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Down by the fjord on the farm Berge in Tørvikbygd, is Stekkavika – a sheltered eastward facing harbour, protected against the fjord by headlands and rocks, even manifest in the name. Here is also a comprehensive milieu of coastal industry, with boathouses and sea-sheds that belong to the farms Berge, Heradstveit and Halleråker. Belonging to the farm Berge there is also a mill-house, circular saw, workshop for sloop building, and – a little further up into the woods – the old water-powered sash-saw.
The old pack road had 1500 steps, where cars today gas through the mountain. The time of this hard work is over, and of getting used to the steep terrain, as well; only the view from the top is much the same as before. Vøringsfossen in summer is one of Western Norway’s biggest natural wonders. It marks the transition between the older, open part of the Sysendalen valley and the younger, narrow and winding valley of Måbødalen.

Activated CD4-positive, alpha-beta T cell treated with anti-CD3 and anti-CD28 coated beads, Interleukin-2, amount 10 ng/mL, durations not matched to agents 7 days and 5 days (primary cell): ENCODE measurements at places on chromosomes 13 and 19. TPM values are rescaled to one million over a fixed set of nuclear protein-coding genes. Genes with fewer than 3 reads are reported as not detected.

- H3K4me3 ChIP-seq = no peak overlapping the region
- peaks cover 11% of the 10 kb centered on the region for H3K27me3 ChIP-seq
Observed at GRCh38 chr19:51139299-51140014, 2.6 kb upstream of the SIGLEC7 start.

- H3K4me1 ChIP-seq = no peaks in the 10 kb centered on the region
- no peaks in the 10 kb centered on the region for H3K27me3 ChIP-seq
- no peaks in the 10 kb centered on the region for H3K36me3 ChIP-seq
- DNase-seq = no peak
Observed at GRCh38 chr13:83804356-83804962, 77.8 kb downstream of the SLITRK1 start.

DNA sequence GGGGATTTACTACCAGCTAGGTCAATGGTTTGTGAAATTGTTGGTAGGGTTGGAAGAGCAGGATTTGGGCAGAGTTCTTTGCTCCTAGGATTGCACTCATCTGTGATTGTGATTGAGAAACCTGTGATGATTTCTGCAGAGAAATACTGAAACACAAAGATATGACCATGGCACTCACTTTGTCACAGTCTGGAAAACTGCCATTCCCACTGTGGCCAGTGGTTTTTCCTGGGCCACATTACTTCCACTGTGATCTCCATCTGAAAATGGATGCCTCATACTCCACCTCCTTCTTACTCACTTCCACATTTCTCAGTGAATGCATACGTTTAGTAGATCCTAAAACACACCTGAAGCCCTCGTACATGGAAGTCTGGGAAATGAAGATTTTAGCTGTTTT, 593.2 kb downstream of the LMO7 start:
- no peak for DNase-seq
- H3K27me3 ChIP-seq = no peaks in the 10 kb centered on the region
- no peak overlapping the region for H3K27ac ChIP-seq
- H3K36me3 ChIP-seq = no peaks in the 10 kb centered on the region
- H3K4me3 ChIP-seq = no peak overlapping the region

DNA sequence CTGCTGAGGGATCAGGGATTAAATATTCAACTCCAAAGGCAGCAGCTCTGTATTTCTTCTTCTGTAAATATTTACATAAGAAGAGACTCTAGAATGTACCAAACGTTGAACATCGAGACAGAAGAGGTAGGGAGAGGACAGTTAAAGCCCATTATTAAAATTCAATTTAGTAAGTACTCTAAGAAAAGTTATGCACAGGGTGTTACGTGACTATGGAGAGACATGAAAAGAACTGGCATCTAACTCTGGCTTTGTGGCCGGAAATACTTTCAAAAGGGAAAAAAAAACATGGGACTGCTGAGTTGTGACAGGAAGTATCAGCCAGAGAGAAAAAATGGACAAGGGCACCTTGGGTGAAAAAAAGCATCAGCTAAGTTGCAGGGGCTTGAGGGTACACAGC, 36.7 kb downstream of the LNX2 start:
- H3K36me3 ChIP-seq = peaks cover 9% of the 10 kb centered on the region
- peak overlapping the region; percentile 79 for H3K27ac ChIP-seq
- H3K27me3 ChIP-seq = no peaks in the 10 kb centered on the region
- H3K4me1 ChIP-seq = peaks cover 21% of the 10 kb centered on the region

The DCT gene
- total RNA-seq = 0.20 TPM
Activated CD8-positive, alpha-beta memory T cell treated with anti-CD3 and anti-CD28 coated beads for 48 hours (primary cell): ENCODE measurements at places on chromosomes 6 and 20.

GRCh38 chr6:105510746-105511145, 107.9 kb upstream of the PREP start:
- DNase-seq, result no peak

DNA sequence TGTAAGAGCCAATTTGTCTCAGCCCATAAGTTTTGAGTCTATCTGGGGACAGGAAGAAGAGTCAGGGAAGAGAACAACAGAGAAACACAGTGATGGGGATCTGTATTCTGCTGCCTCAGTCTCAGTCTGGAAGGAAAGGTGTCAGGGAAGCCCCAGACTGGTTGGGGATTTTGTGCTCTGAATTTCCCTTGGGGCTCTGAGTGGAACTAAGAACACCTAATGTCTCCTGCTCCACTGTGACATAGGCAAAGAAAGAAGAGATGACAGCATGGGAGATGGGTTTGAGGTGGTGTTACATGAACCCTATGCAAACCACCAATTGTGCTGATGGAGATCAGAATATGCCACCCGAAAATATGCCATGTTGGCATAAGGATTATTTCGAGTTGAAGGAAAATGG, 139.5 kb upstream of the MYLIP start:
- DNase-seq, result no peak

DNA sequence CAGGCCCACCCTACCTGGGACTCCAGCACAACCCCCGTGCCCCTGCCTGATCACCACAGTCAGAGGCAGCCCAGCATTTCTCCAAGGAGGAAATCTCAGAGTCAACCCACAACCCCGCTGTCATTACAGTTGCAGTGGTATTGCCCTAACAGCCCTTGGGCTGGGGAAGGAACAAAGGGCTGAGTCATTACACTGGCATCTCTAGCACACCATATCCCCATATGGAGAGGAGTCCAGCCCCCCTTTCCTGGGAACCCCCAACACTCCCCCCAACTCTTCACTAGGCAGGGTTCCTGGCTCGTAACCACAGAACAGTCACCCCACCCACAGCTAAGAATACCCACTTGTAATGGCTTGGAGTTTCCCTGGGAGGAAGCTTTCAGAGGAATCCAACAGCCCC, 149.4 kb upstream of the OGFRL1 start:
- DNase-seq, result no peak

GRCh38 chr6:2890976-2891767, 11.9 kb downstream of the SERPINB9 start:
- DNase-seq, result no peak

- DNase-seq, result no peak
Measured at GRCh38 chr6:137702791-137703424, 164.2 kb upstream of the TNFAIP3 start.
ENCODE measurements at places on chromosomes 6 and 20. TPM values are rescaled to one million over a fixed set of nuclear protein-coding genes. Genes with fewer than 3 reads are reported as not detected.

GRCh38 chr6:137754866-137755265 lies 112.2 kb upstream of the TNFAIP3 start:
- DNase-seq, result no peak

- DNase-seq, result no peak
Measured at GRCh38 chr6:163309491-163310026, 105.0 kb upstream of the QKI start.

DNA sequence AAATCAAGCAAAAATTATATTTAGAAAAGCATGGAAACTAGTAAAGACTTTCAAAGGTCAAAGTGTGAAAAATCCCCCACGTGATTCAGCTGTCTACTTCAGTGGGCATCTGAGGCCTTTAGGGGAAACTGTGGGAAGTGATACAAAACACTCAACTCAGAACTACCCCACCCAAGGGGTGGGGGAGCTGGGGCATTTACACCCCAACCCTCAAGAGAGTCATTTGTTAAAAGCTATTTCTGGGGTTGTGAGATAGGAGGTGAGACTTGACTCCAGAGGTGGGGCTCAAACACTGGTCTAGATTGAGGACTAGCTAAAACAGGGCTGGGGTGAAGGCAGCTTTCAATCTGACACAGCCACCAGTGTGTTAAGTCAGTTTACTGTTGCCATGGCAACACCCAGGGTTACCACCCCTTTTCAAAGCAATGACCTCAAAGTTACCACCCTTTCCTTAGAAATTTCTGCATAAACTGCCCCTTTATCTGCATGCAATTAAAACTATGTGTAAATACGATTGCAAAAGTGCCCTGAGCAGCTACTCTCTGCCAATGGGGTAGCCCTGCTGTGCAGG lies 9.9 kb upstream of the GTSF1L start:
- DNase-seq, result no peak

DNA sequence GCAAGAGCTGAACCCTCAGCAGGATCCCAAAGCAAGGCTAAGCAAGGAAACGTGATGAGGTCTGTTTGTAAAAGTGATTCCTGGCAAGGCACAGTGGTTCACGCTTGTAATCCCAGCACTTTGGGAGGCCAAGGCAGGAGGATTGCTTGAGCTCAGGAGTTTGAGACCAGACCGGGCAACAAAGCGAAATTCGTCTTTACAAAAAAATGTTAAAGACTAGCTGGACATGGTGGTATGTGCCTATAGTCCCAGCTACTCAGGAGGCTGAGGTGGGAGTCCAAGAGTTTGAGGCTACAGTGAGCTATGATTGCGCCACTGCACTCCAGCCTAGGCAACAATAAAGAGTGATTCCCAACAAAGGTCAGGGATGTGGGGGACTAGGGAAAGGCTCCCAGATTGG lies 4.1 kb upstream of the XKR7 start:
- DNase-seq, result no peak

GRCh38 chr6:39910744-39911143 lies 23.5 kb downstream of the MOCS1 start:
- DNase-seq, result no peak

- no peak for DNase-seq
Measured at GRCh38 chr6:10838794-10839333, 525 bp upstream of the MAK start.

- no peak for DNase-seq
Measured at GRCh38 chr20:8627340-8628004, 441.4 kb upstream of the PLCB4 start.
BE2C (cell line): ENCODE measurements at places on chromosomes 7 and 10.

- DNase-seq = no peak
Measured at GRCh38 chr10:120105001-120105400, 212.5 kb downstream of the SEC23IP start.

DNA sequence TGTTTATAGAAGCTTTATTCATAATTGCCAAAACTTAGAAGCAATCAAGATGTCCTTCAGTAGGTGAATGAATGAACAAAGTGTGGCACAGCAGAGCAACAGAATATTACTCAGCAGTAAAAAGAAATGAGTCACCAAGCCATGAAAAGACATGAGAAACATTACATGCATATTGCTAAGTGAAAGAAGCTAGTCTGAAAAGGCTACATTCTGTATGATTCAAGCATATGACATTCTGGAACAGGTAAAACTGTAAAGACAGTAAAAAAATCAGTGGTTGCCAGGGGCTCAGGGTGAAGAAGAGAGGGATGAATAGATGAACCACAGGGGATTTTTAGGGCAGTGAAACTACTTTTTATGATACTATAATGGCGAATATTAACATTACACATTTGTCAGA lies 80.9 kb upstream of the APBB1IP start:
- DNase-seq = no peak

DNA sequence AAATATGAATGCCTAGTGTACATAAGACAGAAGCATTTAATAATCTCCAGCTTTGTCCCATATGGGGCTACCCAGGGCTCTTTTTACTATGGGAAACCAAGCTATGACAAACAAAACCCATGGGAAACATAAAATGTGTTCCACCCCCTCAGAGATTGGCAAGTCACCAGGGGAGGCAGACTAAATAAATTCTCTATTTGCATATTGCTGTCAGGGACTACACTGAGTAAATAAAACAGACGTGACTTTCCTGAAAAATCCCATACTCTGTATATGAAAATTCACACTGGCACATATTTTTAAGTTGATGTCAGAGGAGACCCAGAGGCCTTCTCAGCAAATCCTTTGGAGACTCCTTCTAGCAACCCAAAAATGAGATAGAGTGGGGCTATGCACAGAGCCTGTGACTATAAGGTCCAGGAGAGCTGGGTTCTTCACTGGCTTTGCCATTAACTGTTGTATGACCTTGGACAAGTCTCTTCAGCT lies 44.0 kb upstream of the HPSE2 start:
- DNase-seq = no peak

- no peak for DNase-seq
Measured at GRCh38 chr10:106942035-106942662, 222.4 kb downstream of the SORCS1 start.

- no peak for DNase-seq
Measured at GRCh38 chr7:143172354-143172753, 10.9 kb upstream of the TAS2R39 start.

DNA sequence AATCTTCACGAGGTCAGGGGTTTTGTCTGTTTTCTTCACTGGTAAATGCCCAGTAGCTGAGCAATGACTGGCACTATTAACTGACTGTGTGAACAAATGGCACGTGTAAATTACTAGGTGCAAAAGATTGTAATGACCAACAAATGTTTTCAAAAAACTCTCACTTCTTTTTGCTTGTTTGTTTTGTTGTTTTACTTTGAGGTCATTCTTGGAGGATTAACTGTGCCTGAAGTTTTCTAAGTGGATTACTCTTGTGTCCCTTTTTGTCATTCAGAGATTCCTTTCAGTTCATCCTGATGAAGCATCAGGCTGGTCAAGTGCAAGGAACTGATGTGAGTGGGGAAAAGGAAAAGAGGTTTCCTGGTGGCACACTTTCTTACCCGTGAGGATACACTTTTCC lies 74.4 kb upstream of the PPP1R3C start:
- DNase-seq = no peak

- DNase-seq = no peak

Freezing and thawing are processes that influence plant cover, move enormous blocks, stretche long mounds of earth, break open bedrock and create patterns in stone and earth.
Many still remember when the avalanche struck Nedre Helland, on the 14th of August, 1953 14:30 o'clock. All of the buildings at one of the farms and the main house on the neighbouring farm were destroyed. The one woman who was inside a building escaped, frightened but unharmed. The same with the others who lived at Nedre Helland; everyone was a safe distance from the avalanche.
At Mundheim there is a dangerous stretch of the highway. The mountainside has given way several times in this area. Typically, it happens in the spring, when the frost has loosened its grip.
Øvsthusfossen, or Steinsdalsfossen waterfall, as it is called today, attracts tourists by the thousands, and always has done as long as there have been tourists in Norway, since the early 1800s.